A graver result of Mr.Brustein’s psychological interest in the dramatist affects the whole thesis of his book. As his title suggests, Mr.Brustein believes that all modern theater of importance is a theater of “revolt.” He believes further that the eight principal dramatists of the past hundred years—Ibsen, Strindberg, Chekhov, Shaw, Pirandello, O’Neill, Brecht, Genet—make sense, or fall into a unity, only if they are all considered as rebels, this being the psychological condition that is common to them all. Mr.Brustein traces this attitude back to the disappearance of God from the human scene: the playwright, left on his own, must somehow declare his independence—a need that was not felt by authors such as Aeschylus and the writers of Christian morality plays.

Certain awkward problems arise from sticking to this thesis. First, we reflect that the spirit of revolt begins in the very infancy of the theater with Euripides and Aristophanes, runs strongly through the Elizabethan and Jacobean plays, permeates the theaters of Molière, Hugo, Goethe, and Schiller and, in fact, shows itself whenever censorship is not too strong for it. Can we hope to understand modern drama better if we cut it off sharply in mid-nineteenth-century and inspect it as a thing that is spiritually apart? How, if revolt is our point of departure, can we overlook it in, say, Coriolanus, Le Misanthrope and Dr. Faustus, but insist upon it in The Cherry Orchard and The Wild Duck? Mr. Brustein seems to be aware that we cannot really behave like that, but he seems to think that it is necessary to overlook a great deal if his thesis is to survive—which is never a very comfortable way of going about things.

One wonders, secondly, whether “revolt” is really the right word to pin onto many important works of the last century. One can, if one insists, see The Cherry Orchard as a work of revolt against decadence, but it seems a pity to do so when the author was at such pains to mix his elements and present all his characters with an ineffable gentleness. And what of Hedda Gabler? The play is about a woman in revolt. But is the author in revolt? To the “surface” critic, he appears to be most cruelly detached from the fate of his wonderful creation.

By putting all important modern plays under the heading of revolt, Mr. Brustein both kills the meaning of the word “revolt” and does a lot of damage to the spirit in which many of the plays were written. Pirandello tells us: “Basically, I have constantly attempted to show that nothing offends life so much as reducing it to a hollow concept”—this is a good, broad definition of his work and though it implies a degree of revolt it carries the plays so far beyond mere revolt that any attempt to enclose them in this description must reduce them to the very “hollow concept” they have managed to escape. It must also dull the critic’s appreciation of what this particular author has to offer: when Mr. Brustein says: “Pirandello is not an artist who really develops,” or “As for his dramatic structure, it is extremely conventional, when not downright haphazard,” one is bound to be amazed at the critic’s failure to recognize not only the playwright’s diversity of thought but the astonishing skill that was required to transform so many intellectual concepts into dramas of passion.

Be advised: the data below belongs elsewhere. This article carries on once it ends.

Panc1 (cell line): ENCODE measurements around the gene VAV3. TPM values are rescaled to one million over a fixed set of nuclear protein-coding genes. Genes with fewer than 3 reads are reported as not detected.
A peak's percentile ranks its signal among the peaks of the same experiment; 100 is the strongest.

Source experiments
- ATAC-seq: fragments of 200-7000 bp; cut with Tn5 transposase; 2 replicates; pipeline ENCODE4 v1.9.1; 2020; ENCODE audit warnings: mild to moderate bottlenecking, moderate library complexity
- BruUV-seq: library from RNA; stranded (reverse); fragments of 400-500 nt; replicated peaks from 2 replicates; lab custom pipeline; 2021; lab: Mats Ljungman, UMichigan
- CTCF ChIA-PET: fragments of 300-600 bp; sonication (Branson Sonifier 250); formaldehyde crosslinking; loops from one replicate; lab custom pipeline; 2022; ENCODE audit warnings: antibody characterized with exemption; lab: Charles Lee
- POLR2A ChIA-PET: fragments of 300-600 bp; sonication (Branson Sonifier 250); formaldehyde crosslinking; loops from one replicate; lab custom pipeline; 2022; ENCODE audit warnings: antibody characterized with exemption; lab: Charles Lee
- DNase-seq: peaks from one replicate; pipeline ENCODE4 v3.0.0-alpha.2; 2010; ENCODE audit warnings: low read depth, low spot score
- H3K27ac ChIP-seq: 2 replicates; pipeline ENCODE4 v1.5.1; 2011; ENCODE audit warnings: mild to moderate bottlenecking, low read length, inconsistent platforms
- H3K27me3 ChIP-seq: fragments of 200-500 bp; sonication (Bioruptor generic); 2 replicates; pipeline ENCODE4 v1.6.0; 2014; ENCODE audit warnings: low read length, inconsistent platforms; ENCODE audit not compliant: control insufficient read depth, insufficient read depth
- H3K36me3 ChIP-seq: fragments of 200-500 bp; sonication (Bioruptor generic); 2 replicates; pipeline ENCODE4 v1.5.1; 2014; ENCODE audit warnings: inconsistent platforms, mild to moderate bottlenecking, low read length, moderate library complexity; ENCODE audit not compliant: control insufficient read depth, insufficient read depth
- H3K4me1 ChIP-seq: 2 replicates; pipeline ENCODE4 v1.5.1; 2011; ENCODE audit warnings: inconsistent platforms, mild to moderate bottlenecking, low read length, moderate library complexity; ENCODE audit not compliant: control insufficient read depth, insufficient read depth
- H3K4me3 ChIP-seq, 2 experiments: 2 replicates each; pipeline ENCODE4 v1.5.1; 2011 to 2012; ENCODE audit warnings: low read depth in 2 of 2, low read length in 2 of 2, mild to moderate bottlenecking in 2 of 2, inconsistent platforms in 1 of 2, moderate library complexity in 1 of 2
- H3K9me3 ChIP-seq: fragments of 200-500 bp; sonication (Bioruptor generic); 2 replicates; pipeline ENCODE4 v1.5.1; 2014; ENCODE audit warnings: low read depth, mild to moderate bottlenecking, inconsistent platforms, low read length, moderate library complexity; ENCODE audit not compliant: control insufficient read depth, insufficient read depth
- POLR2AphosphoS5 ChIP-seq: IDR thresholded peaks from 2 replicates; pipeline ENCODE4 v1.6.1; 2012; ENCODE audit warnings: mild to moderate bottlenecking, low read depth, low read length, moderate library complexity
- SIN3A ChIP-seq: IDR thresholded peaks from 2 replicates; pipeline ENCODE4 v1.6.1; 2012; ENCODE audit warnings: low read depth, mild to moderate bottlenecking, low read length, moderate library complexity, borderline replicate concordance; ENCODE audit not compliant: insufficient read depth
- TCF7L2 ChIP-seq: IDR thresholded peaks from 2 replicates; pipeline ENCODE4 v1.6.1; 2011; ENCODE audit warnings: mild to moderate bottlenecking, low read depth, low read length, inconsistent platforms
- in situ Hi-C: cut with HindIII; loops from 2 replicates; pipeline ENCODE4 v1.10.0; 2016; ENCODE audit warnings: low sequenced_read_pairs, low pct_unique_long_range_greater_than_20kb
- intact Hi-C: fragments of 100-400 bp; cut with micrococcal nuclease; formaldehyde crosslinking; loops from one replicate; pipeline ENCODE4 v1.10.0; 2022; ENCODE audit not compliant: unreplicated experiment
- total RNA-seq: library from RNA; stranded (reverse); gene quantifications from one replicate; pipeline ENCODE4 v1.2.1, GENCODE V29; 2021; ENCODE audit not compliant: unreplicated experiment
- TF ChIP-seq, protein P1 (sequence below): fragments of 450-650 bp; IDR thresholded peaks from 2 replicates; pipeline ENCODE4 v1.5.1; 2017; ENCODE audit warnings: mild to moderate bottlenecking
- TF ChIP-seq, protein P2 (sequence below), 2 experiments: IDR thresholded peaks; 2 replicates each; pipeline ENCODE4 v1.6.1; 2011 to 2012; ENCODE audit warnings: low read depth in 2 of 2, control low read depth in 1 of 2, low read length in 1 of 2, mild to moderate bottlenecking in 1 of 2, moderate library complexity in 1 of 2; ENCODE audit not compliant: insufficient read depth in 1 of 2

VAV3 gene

The conclusion seems to be that if plays are criticized by Mr. Brustein’s method, almost any desired conclusion can be reached and almost any thesis maintained. For the method is not applied to the plays; it is applied to the playwrights, and when this is done the playwrights show in their lives and struggles all the raw and disorganized absurdities that they have managed to keep out of their best plays.

Mr. Brustein’s chapter on Brecht, for example, is concerned primarily with the rebellious workings of the playwright’s mind. But Brecht’s revolutionary attitude was the most commonplace thing about him—which is why it is so necessary for the critic to proceed beyond that point and concentrate chiefly on the dramatic cunning and imaginative techniques that turned very ordinary thoughts into unusual plays. The theme of Mother Courage, for example, is nothing but a Radical platitude: our interest in the play is only in considering how, and to what extent, the artistry overcomes the platitude and succeeds in exciting our imagination.


What makes the modern theater appear to be a theater of revolt is not so much the death of God as the availability of personal biography. Were this to turn up and show us just what went on in the psychological depths of Aeschylus, Sophocles, Shakespeare, and other non-moderns, we might reach the simple conclusion that the spirit of revolt exists in every interesting playwright but plays no part in the making of an interesting play.

This Issue

October 22, 1964